4. This lifestyle is intriguing to me, I like to hear the stories of people’s experiences. Far too often these people only focus on the positive without sharing the drawbacks. It’s important to peel back the layers and closely examine the pros and cons. You identified the drawbacks well, the digital nomad life can be a perfect fit for some people and the wrong fit for others.

    I enjoy traveling and seeing new places, but I also love having a home to come back to. I think the loneliness of being away from family and friends so much would hit me hard. My goal is to build up the resources to travel often, maybe even for 1-3 months at a time, but I don’t think being a full-time digital nomad would be the right fit for me.

    1. I’m similar to you, Matt – I enjoy traveling often but I also like having a home to return to once my travels are over. I think we have similar goals – to build up enough savings to support a lifestyle where frequent travel is optional.

  5. Great article (as always). I don’t really dream about being a digital nomad and travelling to hundreds of different countries, but the idea of setting your own schedule sounds so appealing. Out of curiosity – what documentary did you watch? I’d be interested in checking it out!

    1. I’m in agreement – I like the idea of setting my own schedule more than the idea of traveling constantly.

      The documentary is on Netflix and it’s called “Welcome to Leith.” It’s pretty bizarre. It’s about a guy who tries to set up a KKK headquarters in Leith, North Dakota and all of the residents in the town basically try to drive him out. It doesn’t have much of a connection with the “digital nomad” theme in this article other than the fact that the residents in the town loved their community haha.

  6. Yeah, I can totally see the loneliness aspect. When I travel alone, I usually stay more connected through WhatsApp with my family and friends so it kinda feels like I’m not alone. Humans are more deeply motivated by meaning and connection than we predict. I can’t see my self being a full-time digital nomad, maybe extended traveling instead with a home base.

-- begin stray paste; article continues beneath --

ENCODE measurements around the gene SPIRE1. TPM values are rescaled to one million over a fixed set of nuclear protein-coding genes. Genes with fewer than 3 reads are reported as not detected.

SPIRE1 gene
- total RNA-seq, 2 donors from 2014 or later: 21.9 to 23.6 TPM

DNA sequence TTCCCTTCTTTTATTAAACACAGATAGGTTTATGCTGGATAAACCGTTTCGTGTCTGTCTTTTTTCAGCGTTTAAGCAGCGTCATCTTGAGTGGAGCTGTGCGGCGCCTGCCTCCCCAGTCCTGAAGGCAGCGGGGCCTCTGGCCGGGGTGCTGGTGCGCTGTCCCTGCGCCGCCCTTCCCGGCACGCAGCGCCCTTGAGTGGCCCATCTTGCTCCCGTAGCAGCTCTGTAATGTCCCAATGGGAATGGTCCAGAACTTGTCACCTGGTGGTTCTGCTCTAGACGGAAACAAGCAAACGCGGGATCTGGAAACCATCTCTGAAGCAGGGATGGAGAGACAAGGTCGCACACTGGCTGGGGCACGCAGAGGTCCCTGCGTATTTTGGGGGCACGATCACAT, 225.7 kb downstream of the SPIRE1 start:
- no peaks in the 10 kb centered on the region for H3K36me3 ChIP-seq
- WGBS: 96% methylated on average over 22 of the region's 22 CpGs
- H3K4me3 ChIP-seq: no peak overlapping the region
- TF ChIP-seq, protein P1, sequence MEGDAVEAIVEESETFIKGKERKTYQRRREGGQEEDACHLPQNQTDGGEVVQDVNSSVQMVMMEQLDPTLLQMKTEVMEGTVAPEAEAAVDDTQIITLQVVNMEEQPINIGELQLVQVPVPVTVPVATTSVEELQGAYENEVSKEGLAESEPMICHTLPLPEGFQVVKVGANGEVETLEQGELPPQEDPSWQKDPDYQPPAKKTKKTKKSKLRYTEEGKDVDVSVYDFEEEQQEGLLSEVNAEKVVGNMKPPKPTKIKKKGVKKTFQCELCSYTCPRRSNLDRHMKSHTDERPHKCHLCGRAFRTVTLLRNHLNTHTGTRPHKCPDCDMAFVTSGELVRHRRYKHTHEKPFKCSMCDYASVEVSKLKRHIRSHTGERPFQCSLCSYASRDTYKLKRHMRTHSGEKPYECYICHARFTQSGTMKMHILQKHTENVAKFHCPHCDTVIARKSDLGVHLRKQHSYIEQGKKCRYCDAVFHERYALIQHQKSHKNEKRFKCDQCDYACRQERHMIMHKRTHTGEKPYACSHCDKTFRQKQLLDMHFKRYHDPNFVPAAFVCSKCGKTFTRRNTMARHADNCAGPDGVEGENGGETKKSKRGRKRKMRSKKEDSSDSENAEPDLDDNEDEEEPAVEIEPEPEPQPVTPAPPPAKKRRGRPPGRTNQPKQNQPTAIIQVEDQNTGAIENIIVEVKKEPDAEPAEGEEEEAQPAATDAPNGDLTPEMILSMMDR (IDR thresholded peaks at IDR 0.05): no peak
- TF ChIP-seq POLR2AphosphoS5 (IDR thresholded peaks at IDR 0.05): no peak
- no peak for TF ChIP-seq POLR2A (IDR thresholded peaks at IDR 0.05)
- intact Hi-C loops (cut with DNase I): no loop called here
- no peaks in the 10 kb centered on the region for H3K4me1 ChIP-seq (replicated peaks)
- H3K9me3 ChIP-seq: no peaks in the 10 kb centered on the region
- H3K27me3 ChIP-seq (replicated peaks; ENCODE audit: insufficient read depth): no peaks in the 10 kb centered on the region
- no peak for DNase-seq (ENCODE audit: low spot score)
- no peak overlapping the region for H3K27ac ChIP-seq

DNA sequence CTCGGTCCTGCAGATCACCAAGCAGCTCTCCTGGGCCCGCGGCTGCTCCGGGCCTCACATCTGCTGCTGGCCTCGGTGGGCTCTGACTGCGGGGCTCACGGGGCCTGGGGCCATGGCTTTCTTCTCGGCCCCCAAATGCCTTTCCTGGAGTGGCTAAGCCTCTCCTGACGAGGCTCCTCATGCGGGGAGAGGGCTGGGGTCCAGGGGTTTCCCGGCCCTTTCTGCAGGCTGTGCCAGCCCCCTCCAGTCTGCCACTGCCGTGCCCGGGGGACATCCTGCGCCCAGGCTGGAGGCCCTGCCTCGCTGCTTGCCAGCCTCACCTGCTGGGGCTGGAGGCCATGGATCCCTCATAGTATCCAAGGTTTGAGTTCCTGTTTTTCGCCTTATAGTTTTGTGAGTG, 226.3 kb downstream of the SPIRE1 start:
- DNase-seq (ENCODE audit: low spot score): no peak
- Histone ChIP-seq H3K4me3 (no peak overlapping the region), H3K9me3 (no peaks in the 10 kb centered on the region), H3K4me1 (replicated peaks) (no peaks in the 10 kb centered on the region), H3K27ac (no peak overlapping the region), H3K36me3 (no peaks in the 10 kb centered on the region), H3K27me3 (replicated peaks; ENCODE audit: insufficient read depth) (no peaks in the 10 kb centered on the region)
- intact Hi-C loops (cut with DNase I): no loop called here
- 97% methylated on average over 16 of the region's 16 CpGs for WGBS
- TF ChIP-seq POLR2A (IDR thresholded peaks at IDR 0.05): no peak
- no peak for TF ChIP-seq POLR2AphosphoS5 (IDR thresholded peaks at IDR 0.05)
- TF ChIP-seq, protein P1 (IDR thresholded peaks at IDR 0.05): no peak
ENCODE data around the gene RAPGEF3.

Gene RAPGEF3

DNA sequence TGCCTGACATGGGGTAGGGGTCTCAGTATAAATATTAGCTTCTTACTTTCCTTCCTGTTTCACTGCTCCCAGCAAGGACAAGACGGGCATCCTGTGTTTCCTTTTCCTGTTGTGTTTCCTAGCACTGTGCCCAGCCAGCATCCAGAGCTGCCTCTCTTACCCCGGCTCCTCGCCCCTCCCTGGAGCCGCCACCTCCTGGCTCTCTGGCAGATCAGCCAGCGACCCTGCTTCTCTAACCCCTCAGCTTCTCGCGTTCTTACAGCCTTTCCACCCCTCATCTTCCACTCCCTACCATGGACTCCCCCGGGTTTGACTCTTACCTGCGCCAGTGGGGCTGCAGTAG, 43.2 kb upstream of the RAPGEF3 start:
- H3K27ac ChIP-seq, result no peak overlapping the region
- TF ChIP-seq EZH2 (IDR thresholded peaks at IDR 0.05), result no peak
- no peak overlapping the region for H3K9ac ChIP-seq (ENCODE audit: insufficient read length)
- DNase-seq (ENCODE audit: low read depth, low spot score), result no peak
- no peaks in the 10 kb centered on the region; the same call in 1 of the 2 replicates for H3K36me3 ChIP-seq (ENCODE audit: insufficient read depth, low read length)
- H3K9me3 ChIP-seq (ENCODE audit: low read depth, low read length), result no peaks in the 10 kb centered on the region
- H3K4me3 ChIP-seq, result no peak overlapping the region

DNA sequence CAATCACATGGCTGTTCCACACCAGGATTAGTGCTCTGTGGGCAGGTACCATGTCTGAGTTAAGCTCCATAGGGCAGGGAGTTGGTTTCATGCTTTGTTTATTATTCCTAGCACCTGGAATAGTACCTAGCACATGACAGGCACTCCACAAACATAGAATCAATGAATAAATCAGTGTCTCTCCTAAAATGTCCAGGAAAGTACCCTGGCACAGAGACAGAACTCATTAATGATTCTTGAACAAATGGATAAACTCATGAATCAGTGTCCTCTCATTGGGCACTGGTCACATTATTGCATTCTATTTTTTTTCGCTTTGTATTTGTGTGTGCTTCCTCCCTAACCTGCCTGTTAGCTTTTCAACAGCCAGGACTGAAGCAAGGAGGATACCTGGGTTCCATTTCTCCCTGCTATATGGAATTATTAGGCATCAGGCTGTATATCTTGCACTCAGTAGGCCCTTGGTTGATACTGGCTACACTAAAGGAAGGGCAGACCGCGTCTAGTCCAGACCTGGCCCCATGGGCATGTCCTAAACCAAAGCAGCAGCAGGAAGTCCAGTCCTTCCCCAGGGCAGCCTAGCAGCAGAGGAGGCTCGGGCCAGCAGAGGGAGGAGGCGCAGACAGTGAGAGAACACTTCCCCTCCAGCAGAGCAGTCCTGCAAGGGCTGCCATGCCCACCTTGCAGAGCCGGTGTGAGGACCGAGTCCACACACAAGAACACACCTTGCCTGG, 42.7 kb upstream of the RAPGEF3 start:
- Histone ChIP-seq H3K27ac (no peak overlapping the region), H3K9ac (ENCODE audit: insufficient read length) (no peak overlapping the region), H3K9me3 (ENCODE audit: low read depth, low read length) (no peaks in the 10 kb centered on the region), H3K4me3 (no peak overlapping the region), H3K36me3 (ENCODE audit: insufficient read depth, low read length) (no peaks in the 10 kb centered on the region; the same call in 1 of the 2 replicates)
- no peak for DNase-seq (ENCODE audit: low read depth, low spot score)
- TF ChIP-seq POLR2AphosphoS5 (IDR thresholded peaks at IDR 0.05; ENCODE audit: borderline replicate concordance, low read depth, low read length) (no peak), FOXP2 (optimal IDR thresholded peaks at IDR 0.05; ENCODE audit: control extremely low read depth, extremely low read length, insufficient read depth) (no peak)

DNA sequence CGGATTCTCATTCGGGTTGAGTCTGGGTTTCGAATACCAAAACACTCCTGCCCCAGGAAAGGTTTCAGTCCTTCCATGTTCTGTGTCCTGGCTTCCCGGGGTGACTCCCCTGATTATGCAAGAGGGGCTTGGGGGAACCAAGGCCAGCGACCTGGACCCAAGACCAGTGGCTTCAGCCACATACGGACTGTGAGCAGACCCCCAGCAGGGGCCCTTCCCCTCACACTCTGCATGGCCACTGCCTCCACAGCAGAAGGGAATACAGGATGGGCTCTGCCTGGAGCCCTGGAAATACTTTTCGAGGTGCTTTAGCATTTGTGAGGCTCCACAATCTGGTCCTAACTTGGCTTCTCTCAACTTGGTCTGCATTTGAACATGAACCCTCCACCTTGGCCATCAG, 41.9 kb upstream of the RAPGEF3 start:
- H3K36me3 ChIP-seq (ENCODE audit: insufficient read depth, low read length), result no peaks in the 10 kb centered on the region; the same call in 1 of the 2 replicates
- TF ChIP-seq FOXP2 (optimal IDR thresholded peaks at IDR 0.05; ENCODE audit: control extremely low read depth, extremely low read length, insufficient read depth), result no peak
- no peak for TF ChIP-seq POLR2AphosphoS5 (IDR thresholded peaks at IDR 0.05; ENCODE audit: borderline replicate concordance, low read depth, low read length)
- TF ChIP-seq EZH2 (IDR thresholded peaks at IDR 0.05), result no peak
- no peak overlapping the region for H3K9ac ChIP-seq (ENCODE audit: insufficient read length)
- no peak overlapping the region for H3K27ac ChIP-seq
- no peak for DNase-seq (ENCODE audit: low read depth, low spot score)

1. I love using WhatsApp as well when I travel. I think for most people, their “extended” travel experiences are limited to 2-3 weeks, which isn’t the same thing as traveling for months or even years at a time. While it’s fun to travel for a few weeks, I imagine it can become quite ordinary after a while, which could make the whole “digital nomad” glorified lifestyle overrated.

      1. Yeah, hedonic adaptations and all that. I remember someone(a digital nomad or taking a year off) writing about running on the beach one Day 1 vs 3 months in, how the happiness of the act leveled down to baseline level.

  7. Pingback: 3 Ideas to Reignite Your Hustle - FIRE Exit OnlyBest ofdigital nomad, financial independence, fire, quitting, values
  8. Doing what we want to do instead of what we have to do is more worthwhile. Life is too short and if we don’t enjoy it, then it’s all vanity. There are several way to find a living and if we do what we really want to do and make it a living, then our lives will surely be happy.

    Being a digital nomad is some kind of living with no boundaries. Hence you can do want you want wherever you want without someone telling you to do what they want.

  9. Beautiful post! I love the point you’ve made in the end. It’s all up to you. Places and things don’t make someone happy, your view towards things and you attitude to embrace life as it comes does.